There’s a great quote by Christopher K. Germer – “A moment of self-compassion can change your entire day. A string of such moments can change the course of your life.”  Towards the end of this chapter, Ms. Brown wraps up by saying “…our imperfections are not inadequacies; they are reminders that we’re all in this together. Imperfectly, but together.”

Letting Go of Numbing and Powerlessness – this one got my attention!  During her interview research process, people who showed signs of living a wholehearted life had spirituality at their core. She’s quick to point out that we’re not talking about religion or theology, but spirituality, “…a shared and deeply held belief.”  This can be a wellspring of Hope and Power.  Apparently I’m not the only who grew up thinking that life should never be fun or easy. If I’m a good person and doing what I’m supposed to do, I’ll know because life is hard, and that’s the opposite of joy.  Cultivating hopefulness requires us to be flexible and to persevere. There’s a short section about our youngest generation and their inability to handle disappointment; they feel entitled. Ms. Brown describes “Entitlement is ‘I deserve this just because I want it’ and agency is ‘I know I can do this.’” Where are the young people in your life?

A word about numbing from this section – you can’t selectively numb the bad and still experience the good, the joy. There are a lot of ways to ‘numb’ our feelings and she hits on several of them.  The risk, the trade, is that if we numb ourselves to avoid the pain or disappointment, we have also numbed the joy, and that’s no way to live a wholehearted life.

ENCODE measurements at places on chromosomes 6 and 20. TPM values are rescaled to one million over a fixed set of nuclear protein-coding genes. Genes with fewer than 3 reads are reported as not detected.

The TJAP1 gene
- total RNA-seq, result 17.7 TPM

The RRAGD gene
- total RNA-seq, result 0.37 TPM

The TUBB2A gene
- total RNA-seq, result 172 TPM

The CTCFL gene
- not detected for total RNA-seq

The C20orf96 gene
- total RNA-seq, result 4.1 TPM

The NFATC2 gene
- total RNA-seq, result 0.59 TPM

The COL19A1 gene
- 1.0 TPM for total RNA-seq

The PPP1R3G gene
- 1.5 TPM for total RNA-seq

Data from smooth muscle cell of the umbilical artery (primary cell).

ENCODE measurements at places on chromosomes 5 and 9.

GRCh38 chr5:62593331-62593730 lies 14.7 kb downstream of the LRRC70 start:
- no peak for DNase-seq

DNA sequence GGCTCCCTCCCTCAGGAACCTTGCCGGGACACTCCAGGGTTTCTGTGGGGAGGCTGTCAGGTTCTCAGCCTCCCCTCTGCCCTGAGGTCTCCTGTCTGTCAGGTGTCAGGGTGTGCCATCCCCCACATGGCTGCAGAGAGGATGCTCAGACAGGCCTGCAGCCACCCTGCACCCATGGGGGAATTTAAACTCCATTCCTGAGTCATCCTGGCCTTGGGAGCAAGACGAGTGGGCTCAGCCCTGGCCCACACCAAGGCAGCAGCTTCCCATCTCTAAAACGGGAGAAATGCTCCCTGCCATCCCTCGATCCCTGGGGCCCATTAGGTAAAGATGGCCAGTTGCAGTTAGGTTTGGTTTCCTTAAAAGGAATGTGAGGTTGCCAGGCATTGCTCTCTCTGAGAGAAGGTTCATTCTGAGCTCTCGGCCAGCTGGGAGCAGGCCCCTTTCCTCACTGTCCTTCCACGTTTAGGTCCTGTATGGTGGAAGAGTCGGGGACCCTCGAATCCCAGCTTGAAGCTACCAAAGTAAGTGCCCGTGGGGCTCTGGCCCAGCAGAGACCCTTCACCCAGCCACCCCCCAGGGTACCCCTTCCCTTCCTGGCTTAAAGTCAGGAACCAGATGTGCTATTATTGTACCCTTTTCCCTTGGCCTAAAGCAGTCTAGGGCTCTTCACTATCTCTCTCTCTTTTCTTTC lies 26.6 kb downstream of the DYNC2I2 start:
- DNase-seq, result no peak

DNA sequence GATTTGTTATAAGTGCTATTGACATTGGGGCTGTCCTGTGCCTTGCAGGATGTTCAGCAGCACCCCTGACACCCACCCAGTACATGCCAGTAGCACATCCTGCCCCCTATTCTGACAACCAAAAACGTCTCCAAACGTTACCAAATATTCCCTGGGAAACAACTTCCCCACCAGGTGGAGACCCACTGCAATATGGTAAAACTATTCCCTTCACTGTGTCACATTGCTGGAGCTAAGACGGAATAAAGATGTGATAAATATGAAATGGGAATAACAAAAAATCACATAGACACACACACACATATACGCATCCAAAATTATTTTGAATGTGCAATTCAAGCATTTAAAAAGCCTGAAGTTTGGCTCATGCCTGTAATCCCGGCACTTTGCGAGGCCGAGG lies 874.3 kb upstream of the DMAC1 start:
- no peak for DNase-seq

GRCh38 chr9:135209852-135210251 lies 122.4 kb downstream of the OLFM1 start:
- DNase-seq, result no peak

Letting Go of Scarcity and Fear of the Dark – the quote that caught my attention was, “Our anxiety and fear can manifest as scarcity.” I have been blessed on so many levels and I am thankful. I think this one takes us back to spirituality that was discussed before. Ms. Brown quotes Marianne Williamson who says “Joy is what happens to us when we allow ourselves to recognize how good things really are.”

Letting Go of the Need for Certainty – Ms. Brown references the Serenity Prayer; “God grant me the serenity to accept the things I cannot change, the courage to change the things I can, and the wisdom to know the difference. Amen!”

Letting Go of Exhaustion as a Status Symbol, and Productivity as Self-Worth – this one hit home! If I’m exhausted and can show everything I’ve accomplished, I must be worthy, adding value.  I’m also exhausted and not encouraging to anyone; not a good trade. “Play is as essential to our health and functioning as rest.” I have to admit; play was considered a waste of time when I grew up. There were 10 other children who needed things; get the work done! I still hear this voice so many years later.  This one is a tough one.

There are more chapters and more nuggets, but I’ll leave you with this quote from Mark Twain; “Dance like no one is watching. Sing like no one is listening. Love like you’ve never been hurt and live like it’s heaven on Earth.”  Are you willing? – CMW